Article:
Go to school. Work. Retire. It’s the standard cycle of a career. For radiologists, technologists and radiology administrators, however, while the beats may be familiar, the melody is ever-changing. A new focus on value is altering practice for some mid-career, while those just starting out are facing a different job landscape than previous generations. Increasingly, those nearing retirement are having to push back the finish line. Whether you’re finishing school or already have many years on the job, here’s what the experts are saying about having a successful career in imaging.
The Starting Line
The radiology job market has had its ups and downs over the past two decades. In the late 1990s, there was talk of a surplus of workers, though a combination of economic factors quickly reversed that trend, resulting in a shortage by the early 2000s.
Now, the script has flipped again. About 1,000 radiologists enter the job market each year, but fewer radiologists are retiring.
“When you have more coming in and less going out, that’s going to be like a balloon filling up,” says Sanjay Jain, MD, MBA, founder of RadXperts in Washington, D.C., and a regular speaker on issues in healthcare. Due to the recession and a series of sharp reimbursement cuts, older radiologists are delaying retirement, making the job market tighter for those starting out now as opposed to periods when the number of new radiologists more evenly matched retirees.
Jain says things are getting better, but it definitely doesn’t hurt to take steps to position yourself for success as early as possible. Last year, the American College of Radiology (ACR) Task Force on Medical Student Education in Radiology teamed with the Alliance of Medical Student Educators in Radiology (AMSER) to offer recommendations to improve medical student radiology education. Their suggestions were based on surveys sent to medical school deans and radiology department chairs and were published in the Journal of the American College of Radiology.
Ultimately, the ACR-AMSER made six recommendations:
- Radiologists should acknowledge the expansion of expectations surrounding medical imaging education. Exposure to medical imaging education taught by radiologists should be implemented and increased at every chance.
- Medical school leaders must identify radiologists as the “go to” faculty members for medical imaging teaching. This can be achieved by lobbying for fundamental medical imaging concepts to be taught by radiologists, identifying educational opportunities for medical students to directly observe radiologists’ role in patient care and considering utilization of social media and points of student access beyond the realm of formal medical school curricula.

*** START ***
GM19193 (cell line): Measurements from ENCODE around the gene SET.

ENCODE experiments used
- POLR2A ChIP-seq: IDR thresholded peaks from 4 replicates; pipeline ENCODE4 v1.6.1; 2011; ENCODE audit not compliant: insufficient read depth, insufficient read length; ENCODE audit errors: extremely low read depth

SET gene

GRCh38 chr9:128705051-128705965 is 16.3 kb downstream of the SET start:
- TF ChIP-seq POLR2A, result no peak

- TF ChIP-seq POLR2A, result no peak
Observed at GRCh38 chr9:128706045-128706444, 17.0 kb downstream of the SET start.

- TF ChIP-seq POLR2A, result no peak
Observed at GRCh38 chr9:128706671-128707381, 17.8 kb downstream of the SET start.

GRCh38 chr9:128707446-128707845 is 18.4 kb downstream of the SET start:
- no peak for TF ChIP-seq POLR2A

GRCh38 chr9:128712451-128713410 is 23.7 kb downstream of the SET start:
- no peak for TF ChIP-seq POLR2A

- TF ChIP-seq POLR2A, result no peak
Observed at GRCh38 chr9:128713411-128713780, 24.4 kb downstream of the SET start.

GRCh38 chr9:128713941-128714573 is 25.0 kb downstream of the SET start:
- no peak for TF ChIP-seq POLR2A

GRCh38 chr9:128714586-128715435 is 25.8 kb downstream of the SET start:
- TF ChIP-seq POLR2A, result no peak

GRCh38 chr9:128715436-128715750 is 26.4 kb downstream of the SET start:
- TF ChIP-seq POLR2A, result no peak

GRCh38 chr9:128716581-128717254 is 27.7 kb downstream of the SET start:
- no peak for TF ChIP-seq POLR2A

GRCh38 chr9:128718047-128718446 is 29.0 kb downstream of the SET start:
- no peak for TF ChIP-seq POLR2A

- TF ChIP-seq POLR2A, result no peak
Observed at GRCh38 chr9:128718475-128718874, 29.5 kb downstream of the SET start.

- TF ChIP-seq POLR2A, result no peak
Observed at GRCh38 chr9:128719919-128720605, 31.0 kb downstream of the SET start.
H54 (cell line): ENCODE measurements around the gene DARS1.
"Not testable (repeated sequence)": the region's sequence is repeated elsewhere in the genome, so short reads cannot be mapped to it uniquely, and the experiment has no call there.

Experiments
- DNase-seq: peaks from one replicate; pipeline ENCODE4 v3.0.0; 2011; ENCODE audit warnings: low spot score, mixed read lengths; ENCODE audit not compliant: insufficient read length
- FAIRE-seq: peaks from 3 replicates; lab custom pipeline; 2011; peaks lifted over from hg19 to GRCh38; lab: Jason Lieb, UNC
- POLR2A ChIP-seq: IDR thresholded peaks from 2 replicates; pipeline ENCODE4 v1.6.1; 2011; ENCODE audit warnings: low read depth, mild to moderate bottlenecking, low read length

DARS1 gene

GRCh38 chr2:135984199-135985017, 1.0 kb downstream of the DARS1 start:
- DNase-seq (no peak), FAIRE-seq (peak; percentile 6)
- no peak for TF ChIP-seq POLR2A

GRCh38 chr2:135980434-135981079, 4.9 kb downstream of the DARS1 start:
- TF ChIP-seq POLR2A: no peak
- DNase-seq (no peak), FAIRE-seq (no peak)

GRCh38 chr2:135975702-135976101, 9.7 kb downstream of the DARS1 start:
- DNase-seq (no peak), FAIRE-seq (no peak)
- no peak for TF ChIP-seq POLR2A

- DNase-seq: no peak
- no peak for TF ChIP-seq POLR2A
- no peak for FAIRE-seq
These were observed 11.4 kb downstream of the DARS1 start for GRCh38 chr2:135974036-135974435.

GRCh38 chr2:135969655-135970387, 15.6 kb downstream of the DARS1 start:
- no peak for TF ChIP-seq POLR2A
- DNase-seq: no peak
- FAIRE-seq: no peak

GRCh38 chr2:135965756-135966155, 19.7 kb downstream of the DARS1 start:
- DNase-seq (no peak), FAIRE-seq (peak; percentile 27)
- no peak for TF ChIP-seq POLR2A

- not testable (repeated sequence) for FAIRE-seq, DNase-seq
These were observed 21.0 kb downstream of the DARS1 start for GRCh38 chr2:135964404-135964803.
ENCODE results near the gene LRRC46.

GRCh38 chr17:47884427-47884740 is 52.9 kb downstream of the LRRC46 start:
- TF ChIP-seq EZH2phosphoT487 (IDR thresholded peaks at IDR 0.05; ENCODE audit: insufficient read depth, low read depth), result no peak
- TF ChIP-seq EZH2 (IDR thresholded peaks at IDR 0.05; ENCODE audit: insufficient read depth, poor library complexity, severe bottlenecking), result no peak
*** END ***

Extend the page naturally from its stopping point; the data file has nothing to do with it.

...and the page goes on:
- Shift medical imaging education earlier in medical school curriculum. Students exposed to radiology in their preclinical curricula are less likely to hold negative stereotypes about the profession, so radiologists should be aggressively promoted as integral to every anatomy course. Additional preclinical courses in which imaging is used or could be integrated should also be identified. The creation of a radiology interest group for junior students may be helpful, as well as offering increased availability of digital imaging resources.
- Radiologists should offer a uniform message and experience at all institutions. Integrated medical imaging training across all four years of curriculum and a nationally recognized core imaging curriculum—with didactic and digital interactive materials and easy access—should be adopted. A required radiology-led medical imaging clerkship should be instituted in the third year of schooling. Direct patient contact should be emphasized.
- Adopt standardized measures of student competency in medical imaging. ACR-AMSER’s survey revealed a need for standardized assessment tools, which may be acquired by supporting the testing of students on basic principles and concepts using nationally available resources.
- Medical student education should be a top priority for radiology chairs. Lack of clinical faculty time and department cost affects implementation of more comprehensive radiology education programming. To avoid this, department chairs should be encouraged to develop and support an education track for faculty promotion within their programs. Faculty membership in professional organizations that promote educational material development and collaboration should also be supported.
Another factor for educational institutions